No accountability for Turkish-backed faction leader in north Syria’s Afrin yet

QAMISHLI, Syria (North Press) – The human rights violations and abuses case filed against the leader of the Turkish-backed Sultan Suleiman Shah faction (locally known as al-Amshat Division) Muhammad al-Jassem, known as Abu Amsha, appears to have been put on the shelf without any accountability due to Turkish pressure and antagonism within the Turkish-backed Syrian National Army (SNA).

Abu Amsha is one of the most prominent leaders of the armed factions, loyal to Turkey, who controls Sheikh Hadid district in Afrin western countryside following the Turkish invasion of Afrin in 2018.

Ignoring or postponing the accountability measures against Abu Amsha reflects the fragility of judicial authority in the Turkish occupied areas in the northern countryside of Aleppo, and points to a defect in the foundation and structure of the SNA and the affiliated military police.

How did it started 

Since Turkey and Turkish-backed armed opposition factions took control of Afrin during a military operation called “Olive Branch” in March 2018, cases of rape, murder, kidnapping, enforced disappearance, and complicity in violations against Kurds in Afrin city, including blackmail, property seizure, extortion, illegal logging, building settlements, and imposing royalties and taxes by the factions’ leaders have continued, according to human rights reports.

Accordingly, a committee of three members of the Syrian Islamic Council, an opposition religious institution, overseen by the commander of the SNA’s Third Legion, Abu Ahmad Nour, began investigating years of violations by Abu Amsha and other commanders.

On February 16, a decision was issued to isolate Abu Amsha and other five leaders, following escalation between his faction and the Azm Unified Command Room, that now includes most major Turkish-backed opposition factions, but the decision has not implemented according to North Press follow-up repots.

On February 22, the committee issued several new decisions against the leader of the Turkish-backed Sultan Suleiman Shah faction, most notably exiling Abu Amsha and his brothers outside the Olive Branch areas (Afrin region) for two years, according to what reported by the committee at the time.

What happened next 

Early in March, the Azm Unified Command Room announced it had started to implement the committee’s recommendations regarding al-Amshat violations.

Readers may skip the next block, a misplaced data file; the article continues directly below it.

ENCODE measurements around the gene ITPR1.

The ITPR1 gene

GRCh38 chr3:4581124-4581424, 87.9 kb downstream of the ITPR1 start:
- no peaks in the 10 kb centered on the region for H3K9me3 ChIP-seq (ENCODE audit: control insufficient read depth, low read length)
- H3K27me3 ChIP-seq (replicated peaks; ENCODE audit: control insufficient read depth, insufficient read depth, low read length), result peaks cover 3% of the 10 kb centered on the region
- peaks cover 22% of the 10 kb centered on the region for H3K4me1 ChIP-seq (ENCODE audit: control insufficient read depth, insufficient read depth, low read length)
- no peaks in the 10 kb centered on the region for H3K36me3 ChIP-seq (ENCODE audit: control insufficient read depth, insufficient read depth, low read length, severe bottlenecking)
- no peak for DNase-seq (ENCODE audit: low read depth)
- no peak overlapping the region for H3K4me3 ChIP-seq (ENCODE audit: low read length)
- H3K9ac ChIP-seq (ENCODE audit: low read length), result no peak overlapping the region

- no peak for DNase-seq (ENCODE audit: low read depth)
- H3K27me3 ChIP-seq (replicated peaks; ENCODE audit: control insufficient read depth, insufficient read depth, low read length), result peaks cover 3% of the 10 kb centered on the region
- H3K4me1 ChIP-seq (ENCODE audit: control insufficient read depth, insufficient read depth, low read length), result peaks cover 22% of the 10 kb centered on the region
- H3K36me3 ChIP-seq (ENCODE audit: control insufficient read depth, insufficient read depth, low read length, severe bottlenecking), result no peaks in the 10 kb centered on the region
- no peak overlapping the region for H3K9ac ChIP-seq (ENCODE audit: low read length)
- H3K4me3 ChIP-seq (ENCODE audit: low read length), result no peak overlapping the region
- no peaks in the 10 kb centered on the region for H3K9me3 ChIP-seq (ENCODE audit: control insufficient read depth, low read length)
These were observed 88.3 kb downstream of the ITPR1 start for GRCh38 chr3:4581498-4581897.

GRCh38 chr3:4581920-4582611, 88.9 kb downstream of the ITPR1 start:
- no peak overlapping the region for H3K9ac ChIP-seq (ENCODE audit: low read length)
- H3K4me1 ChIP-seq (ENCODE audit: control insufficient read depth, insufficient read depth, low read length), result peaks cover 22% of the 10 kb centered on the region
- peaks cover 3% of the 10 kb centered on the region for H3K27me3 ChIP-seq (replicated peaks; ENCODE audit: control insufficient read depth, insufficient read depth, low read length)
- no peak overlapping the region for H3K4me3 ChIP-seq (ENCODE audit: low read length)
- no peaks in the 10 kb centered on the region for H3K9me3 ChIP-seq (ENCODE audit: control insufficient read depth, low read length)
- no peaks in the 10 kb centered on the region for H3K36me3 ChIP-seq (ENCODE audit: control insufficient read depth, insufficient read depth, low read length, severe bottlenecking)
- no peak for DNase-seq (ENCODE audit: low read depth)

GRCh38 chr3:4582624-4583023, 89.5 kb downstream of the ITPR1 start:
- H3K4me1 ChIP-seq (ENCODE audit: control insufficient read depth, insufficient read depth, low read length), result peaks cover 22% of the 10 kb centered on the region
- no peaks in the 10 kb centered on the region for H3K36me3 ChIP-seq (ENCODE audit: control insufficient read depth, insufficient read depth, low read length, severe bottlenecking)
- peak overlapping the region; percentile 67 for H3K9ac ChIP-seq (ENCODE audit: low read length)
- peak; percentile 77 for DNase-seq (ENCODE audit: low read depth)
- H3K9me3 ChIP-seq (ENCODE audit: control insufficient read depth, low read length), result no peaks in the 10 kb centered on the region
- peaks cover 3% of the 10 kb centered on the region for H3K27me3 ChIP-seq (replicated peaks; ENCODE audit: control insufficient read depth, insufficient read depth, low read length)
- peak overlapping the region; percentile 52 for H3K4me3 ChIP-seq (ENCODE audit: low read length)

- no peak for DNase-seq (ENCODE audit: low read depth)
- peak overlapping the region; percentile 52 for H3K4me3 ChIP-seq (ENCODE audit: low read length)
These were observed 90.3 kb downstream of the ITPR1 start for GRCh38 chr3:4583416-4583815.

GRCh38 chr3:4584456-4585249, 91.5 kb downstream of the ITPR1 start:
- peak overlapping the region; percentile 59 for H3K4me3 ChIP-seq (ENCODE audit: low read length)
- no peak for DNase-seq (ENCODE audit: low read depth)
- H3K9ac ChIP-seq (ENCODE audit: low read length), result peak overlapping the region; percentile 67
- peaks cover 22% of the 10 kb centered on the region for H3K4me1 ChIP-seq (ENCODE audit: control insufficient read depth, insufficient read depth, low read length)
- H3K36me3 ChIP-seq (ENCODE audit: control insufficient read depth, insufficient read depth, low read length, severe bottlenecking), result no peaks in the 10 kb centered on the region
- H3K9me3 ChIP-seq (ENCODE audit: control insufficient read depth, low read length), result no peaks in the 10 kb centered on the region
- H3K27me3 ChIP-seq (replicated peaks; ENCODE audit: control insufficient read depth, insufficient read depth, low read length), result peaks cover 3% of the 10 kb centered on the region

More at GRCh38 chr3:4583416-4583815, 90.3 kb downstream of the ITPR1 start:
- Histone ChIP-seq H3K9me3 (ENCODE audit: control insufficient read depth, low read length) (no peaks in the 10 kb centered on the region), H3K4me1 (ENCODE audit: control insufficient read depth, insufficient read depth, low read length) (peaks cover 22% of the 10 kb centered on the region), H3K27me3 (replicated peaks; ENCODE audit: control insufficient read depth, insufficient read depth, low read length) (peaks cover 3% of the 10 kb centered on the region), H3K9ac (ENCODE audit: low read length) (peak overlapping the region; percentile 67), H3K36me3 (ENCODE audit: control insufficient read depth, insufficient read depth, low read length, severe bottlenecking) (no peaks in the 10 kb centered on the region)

One week after the Azm announcement, Abu Amsha appeared with a group of SNA military commanders in a meeting with the opposition Syrian Interim Government on March 8, which sparked widespread criticism on social media, amid silence from the opposition parties.

He also appeared on the 11th anniversary of the Syrian war in mid-March, as he made a statement on the occasion. 

Fulfilling Turkey’s interests

Turkey intervened to stop the process of holding Abu Amsha accountable for accused violations, as the opposition parties that headed and called for the accountability were subjected to Turkish pressure, which included threats to cut off salaries and restrict sources of income, as well as limit their role in controlling border crossings in the area, according to researchers. 

Observers of the opposition faction’s issues believe that Abu Amsha  has provided the most services to Turkey, and was its proxy in many issues, including sending fighters to Libya, so Abu Amsha and other influential commanders know that Turkey is the only one that can hold them accountable.

Abu Amsha’s fate 

Abu Amsha’s future with the Sultan Suleiman Shah Division remains unknown. There is no information confirming his dismissal till now.

The violations are ongoing against the people of Sheikh Hadid and other opposition-held areas, since leaders of opposition factions like Abu Amsha remain in the area without any real accountability. 

Researchers believe that even if Abu Amsha escapes accountability in the recent time, it won’t be for long, and when Turkey gets what it wants from him and other opposition figures, they will be finished.

Reporting by Shella Abdulhalim

Editing by Jwan Shkaki